Variations in the Earth's atmospheric oxygen levels are thought to be closely linked to the evolution of life, with strong feedbacks between uni- and multicellular life and oxygen. Over the past 400 million years the level of oxygen has varied considerably from the 21% value we have today. Scientists from The Field Museum in Chicago and Royal Holloway University of London publishing their results this week in the journal Nature Geoscience have shown that the amount of charcoal preserved in ancient peat bogs, now coal, gives a measure of how much oxygen there was in the past.
Until now scientists have relied on geochemical models to estimate atmospheric oxygen concentrations. However, a number of competing models exist, each with significant discrepancies and no clear way to resolve an answer. All models agree that around 300 million years ago in the Late Paleozoic atmospheric oxygen levels were much higher than today. These elevated concentrations have been linked to gigantism in some animal groups, in particular insects, the dragonfly Meganeura monyi with a wingspan of over two feet epitomizing this. Some scientists think these higher concentrations of atmospheric oxygen may also have allowed vertebrates to colonize the land.
These higher levels of oxygen were a direct consequence of the colonization of land by plants. When plants photosynthesize they evolve oxygen. However, when the carbon stored in plant tissues decays atmospheric oxygen is used up. To produce a net increase in atmospheric oxygen over time organic matter must be buried. The colonization of land by plants not only led to new plant growth but also a dramatic increase in the burial of carbon. This burial was particularly high during the Late Paleozoic when huge coal deposits accumulated.
Dr. Ian J. Glasspool from the Department of Geology at the Field Museum explained that: "Atmospheric oxygen concentration is strongly related to flammability. At levels below 15% wildfires could not have spread. However, at levels significantly above 25% even wet plants could have burned, while at levels around 30 to 35%, as have been proposed for the Late Paleozoic, wildfires would have been frequent and catastrophic".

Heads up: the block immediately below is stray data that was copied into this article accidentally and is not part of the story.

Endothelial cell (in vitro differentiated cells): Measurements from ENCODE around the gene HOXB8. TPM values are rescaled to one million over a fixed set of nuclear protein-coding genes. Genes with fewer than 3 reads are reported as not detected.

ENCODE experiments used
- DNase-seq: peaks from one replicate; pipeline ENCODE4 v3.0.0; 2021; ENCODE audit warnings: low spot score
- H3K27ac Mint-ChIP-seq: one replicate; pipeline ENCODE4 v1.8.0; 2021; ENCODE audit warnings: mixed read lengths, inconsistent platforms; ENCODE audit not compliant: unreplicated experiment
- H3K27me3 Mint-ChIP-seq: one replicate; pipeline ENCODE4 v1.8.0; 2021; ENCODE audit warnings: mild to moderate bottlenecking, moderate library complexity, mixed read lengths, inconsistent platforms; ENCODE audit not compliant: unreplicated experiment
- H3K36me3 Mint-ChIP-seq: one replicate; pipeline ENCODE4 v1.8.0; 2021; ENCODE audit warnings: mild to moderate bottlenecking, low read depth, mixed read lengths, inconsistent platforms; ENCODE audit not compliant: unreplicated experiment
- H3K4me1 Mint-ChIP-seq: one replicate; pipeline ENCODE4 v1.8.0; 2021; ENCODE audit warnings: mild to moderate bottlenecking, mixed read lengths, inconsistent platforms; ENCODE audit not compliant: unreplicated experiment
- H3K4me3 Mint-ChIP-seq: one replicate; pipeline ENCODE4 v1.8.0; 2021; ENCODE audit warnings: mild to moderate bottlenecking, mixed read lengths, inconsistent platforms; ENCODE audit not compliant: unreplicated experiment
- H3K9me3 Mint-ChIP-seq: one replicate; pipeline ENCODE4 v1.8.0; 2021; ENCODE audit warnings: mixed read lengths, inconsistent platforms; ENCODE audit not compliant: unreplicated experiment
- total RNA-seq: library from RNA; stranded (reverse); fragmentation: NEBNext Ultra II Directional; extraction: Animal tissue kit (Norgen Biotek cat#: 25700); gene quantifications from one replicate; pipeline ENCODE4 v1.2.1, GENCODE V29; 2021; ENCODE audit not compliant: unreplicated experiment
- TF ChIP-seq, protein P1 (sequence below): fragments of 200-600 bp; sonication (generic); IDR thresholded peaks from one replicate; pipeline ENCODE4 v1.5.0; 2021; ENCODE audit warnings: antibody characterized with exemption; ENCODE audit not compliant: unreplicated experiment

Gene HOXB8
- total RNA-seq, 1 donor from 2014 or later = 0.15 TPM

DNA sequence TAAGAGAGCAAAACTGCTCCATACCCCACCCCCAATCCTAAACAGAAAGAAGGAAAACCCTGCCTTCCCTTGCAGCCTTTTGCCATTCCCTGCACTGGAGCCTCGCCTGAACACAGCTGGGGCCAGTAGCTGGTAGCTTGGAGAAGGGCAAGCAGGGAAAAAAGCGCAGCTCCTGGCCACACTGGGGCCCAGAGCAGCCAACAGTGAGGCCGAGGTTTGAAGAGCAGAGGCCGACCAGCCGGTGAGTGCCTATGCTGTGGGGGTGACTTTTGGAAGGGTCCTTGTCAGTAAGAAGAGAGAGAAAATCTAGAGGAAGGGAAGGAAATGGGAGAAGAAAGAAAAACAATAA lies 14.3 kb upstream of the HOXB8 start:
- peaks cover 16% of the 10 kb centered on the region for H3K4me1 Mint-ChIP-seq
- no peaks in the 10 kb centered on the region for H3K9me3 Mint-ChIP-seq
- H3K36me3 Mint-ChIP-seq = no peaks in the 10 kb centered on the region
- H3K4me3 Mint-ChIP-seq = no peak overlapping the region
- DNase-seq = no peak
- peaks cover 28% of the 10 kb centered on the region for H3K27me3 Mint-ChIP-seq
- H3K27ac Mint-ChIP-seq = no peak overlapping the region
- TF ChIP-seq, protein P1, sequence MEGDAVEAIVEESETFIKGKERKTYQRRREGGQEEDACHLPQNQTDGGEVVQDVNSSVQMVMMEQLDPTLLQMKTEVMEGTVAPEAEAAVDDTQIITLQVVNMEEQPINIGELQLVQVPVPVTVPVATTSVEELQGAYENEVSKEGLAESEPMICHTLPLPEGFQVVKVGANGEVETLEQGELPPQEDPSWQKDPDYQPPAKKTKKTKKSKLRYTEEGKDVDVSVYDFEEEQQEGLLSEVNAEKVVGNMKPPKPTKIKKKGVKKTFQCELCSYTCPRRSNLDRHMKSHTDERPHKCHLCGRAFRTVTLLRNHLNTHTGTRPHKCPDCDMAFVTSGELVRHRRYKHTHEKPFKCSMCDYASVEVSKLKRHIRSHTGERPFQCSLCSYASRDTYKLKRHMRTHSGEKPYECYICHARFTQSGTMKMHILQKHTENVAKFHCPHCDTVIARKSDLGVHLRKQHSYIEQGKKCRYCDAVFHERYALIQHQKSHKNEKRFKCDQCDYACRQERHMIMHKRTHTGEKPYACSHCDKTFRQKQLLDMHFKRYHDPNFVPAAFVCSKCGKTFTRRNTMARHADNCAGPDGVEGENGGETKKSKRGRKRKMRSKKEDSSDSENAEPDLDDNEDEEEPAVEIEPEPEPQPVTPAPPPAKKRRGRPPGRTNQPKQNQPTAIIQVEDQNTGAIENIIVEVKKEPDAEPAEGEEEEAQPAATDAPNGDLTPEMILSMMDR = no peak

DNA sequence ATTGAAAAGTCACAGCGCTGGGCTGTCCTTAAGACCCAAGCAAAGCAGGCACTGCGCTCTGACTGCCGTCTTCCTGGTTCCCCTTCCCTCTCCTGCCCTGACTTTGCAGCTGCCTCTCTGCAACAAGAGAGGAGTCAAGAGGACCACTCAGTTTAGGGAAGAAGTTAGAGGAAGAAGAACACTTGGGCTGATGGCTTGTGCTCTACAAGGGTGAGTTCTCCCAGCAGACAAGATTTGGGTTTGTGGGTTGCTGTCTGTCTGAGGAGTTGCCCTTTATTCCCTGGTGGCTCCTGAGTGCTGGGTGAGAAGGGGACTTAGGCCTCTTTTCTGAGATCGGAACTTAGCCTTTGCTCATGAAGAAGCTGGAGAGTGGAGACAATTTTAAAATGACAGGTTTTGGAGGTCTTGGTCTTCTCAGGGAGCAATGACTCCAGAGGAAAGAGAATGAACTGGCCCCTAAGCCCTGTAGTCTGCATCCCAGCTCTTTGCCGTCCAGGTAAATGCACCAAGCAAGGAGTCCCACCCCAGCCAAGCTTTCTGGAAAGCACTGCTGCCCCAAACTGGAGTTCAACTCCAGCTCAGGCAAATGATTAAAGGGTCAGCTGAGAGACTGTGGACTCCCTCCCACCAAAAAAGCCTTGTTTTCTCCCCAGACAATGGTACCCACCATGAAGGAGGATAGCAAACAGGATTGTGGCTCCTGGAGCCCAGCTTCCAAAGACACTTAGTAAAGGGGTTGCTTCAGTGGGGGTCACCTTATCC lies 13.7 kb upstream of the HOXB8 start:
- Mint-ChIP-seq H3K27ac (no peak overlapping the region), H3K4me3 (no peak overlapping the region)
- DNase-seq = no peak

The researchers, including Professor Andrew C. Scott from the Royal Holloway University of London, have shown that charcoal found in coal has remained at concentrations of around 4-8% over the past 50 million years indicating near to present levels of atmospheric oxygen. However, there were periods in Earth History when the charcoal percentage in the coals was as high as 70%. This indicates very high levels of atmospheric oxygen that would have promoted many frequent, large, and extremely hot fires. These intervals include the Carboniferous and Permian Periods from 320-250 million years ago and the Middle Cretaceous Period approximately 100 million years ago.
"It is interesting", Professor Scott points out, "that these were times of major change in the evolution of vegetation on land with the evolution and spread of new plant groups, the conifers in the late Carboniferous and flowering plants in the Cretaceous". These periods of high fire resulting from elevated atmospheric oxygen concentration might have been self-perpetuating with more fire meaning greater plant mortality, and in turn more erosion and therefore greater burial of organic carbon which would have then promoted elevated atmospheric oxygen concentrations. "The mystery to us", Scott states, "is why oxygen levels appear to have more or less stabilized about 50 million years ago".
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Glasspool, I.J. and Scott A.C. 2010. Phanerozoic atmospheric oxygen concentrations reconstructed from sedimentary charcoal. Nature Geoscience DOI:10.1038/NGEO923